ARAF is the story of Zehra and Olgun whose lives are caught in a vacuum! The world in which they live and work is a place of throwaway culture and constant change. They too are waiting for ...
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When some people from the other side of the mountain invade the territory of a farming family, the family head tries to unite the family and fight back. But then problems within the family start to appear as well.
ARAF is the story of Zehra and Olgun whose lives are caught in a vacuum! The world in which they live and work is a place of throwaway culture and constant change. They too are waiting for a chance to change and escape from their empty, monotonous lives.Written by
Ultimately Disappointing Analysis of Emptiness of People's Lives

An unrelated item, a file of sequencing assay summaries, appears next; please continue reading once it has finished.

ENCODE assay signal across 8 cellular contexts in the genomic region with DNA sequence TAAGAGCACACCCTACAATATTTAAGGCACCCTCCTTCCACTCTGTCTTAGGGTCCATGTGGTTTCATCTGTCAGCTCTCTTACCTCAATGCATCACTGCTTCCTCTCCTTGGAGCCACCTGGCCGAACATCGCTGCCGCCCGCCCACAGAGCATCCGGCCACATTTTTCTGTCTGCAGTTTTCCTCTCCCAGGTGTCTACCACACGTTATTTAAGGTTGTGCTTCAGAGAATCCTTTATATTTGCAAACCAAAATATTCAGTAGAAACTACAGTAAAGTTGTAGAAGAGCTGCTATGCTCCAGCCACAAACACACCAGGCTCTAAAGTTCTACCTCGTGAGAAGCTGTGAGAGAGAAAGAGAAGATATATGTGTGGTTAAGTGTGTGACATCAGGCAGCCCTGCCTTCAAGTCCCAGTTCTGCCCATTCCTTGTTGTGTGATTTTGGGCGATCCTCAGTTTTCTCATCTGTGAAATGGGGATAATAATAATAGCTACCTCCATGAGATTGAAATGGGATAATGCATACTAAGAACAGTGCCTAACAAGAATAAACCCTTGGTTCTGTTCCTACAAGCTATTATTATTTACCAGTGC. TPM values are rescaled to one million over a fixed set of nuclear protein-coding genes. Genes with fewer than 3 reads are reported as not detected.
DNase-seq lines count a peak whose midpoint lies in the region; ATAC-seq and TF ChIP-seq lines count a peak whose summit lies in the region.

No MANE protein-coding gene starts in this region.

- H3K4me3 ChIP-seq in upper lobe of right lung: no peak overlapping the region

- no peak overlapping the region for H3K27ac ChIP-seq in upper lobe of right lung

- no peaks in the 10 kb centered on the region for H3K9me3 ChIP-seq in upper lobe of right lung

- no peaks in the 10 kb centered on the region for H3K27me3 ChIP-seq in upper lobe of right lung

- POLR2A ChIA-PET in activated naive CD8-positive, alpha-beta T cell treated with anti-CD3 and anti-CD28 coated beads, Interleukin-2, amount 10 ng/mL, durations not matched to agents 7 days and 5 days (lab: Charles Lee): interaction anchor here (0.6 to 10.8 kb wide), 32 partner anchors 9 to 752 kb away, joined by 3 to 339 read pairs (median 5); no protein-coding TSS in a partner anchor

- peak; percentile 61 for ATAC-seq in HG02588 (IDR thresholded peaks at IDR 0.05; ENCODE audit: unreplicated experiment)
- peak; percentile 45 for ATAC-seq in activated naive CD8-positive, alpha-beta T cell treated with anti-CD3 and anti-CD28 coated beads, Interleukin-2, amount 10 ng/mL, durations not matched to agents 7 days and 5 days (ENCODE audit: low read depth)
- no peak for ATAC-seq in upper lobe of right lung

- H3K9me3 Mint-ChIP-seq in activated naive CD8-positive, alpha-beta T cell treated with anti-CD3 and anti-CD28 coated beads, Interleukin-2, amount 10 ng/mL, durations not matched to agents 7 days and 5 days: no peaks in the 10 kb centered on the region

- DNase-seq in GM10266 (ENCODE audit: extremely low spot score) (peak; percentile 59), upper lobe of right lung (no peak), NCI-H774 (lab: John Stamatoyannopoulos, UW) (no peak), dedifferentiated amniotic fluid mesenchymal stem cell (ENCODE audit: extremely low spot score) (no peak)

Set in the small town of Karabuk, midway between Istanbul and Ankara, ARAF (Limbo) explores the empty lives of two young people, both of whom work in a roadside restaurant. Olgun (Baris Hacihan) has a drunken father and a mother who becomes so frustrated that she eventually abandons the family; he loves Zehra (Neslihan Atagul) but cannot find words to express his feelings. The teenage Zehra is looking for a way out of her monotonous life; she believes she has found it when she has an affair with trucker Mahur (Ozcan Deniz), but this soon fizzles out, leaving her pregnant and alone. Too scared to tell her family about what has happened, she has the stillborn baby in the bathroom at the local clinic. Once Olgun finds out about what has happened to Zehra, he embarks on an orgy of violence that lands him in jail. Yesim Ustaoglu's film is similar in terms of subject-matter to Pelin Esmer's recent GOZETLEME KULESI (The Watchtower); both explore the lives of young women growing up in rural societies, with little prospect for their futures other than marriage. Too frightened to confess their real feelings in front of their (traditional) families, they are left isolated and doomed to suffer. Rather disappointingly, however, Ustaoglu does not explore her characters in any great depth; while she incorporates several lingering close-ups of Zehra and Olgun in profile, she does not tell us much about their relationship to those closest to them. While understanding the frequent silences - as the characters cannot find words to communicate with one another - the narrative tends to sag in places. At just over two hours, ARAF is perhaps half an hour too long; the story would have been equally effective if it had been recounted more concisely.
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